Lessons from Lima

I spent some of my last days as a Kite Vancouver member in Lima, Peru, with the goal of finding the next Kite organization founder.

This initiative came out of a year-old idea to start another Kite at a university in Lima. This team would work in their local communities, as we work in ours, focusing domestically on the issues they feel are most pertinent. From this work, we would share challenges, successes, project ideas, and goals with each other, building a relationship that would allow each organization broadened insight and perspective, as well as the opportunity to engage with peers at an international scale. This initiative would make Kite Vancouver local in scope but global in mindset; it would make us, in part, an international development organization.

When answering why I joined Kite Vancouver I think back to when I first started with Kite one year ago, when the Lima initiative was all I really knew about the organization. I think the better question is why I stayed with Kite; what started as a general hope to work with an international development organization transformed into a community-based youth-empowerment preoccupation that began to shape many of my thoughts and opinions about international and local development, education, the capabilities of a bunch of 20-year-olds, and what I wanted to do with my life. This reversal of personal expectations for Kite was partly due to the fact that I had no idea what I was getting into, but was also caused by my growing assertion that youth – as the inheritors of the current political, environmental, social, and economic systems – play an integral role in the development of their local communities, and should focus there before looking beyond their city.

That being said, one year later I was on a flight to Lima, Peru. Driving from the airport to our rental apartment, I was struck with the fact of the matter – that I was, finally, working on an international development project, and yet under such different circumstances. My relationship with the organization, my understanding of what I wanted to accomplish with this initiative, and what this all meant to me made the initiative more about providing local Peruvians with the incentive to do what we had done in Vancouver than about anything to do with me. I felt confident in the work we were coming to do; I was, admittedly, nervous about our ability to be successful.

Before arriving in Lima, we had chosen the school out of which we would base Kite Lima – Pontifica Universidad Católica del Perú (PUCP) – and had made initial contacts with students and organizations. We had set a tentative schedule, planned out a recruitment event, and promoted our initiative over Facebook. All we needed was one student to set the whole organization in motion.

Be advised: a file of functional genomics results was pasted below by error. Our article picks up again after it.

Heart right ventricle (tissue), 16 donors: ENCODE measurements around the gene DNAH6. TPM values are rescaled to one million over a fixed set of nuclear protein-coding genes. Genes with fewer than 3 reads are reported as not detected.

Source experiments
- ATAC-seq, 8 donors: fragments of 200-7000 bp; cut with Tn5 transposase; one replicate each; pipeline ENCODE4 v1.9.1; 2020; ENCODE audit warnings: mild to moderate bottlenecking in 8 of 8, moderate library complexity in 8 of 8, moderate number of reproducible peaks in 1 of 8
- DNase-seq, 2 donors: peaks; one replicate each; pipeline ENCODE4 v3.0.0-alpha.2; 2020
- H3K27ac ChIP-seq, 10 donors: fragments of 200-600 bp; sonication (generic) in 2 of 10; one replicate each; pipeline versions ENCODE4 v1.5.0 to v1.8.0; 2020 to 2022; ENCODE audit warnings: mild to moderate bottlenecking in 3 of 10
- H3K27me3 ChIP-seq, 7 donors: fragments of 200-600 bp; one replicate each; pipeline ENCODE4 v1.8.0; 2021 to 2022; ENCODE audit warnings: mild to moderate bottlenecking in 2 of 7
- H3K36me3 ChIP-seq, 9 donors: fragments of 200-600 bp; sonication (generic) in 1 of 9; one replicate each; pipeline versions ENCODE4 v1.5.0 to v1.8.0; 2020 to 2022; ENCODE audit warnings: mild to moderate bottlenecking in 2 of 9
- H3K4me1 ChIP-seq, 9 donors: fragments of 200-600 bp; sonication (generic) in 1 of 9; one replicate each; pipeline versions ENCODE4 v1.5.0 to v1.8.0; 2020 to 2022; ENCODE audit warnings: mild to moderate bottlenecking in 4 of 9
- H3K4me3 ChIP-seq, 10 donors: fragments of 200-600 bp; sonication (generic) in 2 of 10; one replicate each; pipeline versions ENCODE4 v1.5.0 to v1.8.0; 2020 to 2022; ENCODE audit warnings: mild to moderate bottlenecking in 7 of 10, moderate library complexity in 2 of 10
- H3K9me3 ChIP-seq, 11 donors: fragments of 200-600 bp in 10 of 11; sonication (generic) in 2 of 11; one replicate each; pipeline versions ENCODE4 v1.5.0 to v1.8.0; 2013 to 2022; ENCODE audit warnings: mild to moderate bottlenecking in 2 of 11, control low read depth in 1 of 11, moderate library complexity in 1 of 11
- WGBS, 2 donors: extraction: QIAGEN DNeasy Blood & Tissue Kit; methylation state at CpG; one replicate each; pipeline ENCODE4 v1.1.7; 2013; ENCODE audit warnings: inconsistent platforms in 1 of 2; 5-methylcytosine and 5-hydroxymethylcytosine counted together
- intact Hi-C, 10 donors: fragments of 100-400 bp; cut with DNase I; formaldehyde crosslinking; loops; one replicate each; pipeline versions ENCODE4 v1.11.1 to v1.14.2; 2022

Our first day was spent promoting our launch event along the university’s main mall – and really putting our Spanish to the test – before holding the event that evening. We had 40 students attend the event, where we were able to introduce the Kite model, explain our values and projects, and pitch the benefit of a Kite Lima, before engaging the audience in a design challenge.

In the following days we held interviews with more than 20 interested students. These went well, despite the language barrier – thanks to the incredible support of the student representative team REA – and inadvertently provided us with a glimpse into the culture of social responsibility at PUCP. One question in particular asked the students to identify a key social issue in Lima, and we received answers that ranged from low levels of education and homelessness to climate change and the state’s neglect of indigenous groups. The follow-up question was pointedly more difficult, and prompted much less certain answers: and what would you do about this issue?

For us, the responses to this question highlighted how these students are aware of a variety of issues affecting their country, and yet are unsure how to actually tackle them. Like we see in Vancouver, students are passionate about the problems they see in their city, but hesitate to engage themselves in something that mitigates these issues – often because there are not enough platforms on campus that produce impactful work and that are effectively advertising themselves to students, and for students. For me, this helped to validate the presence of Kite at PUCP.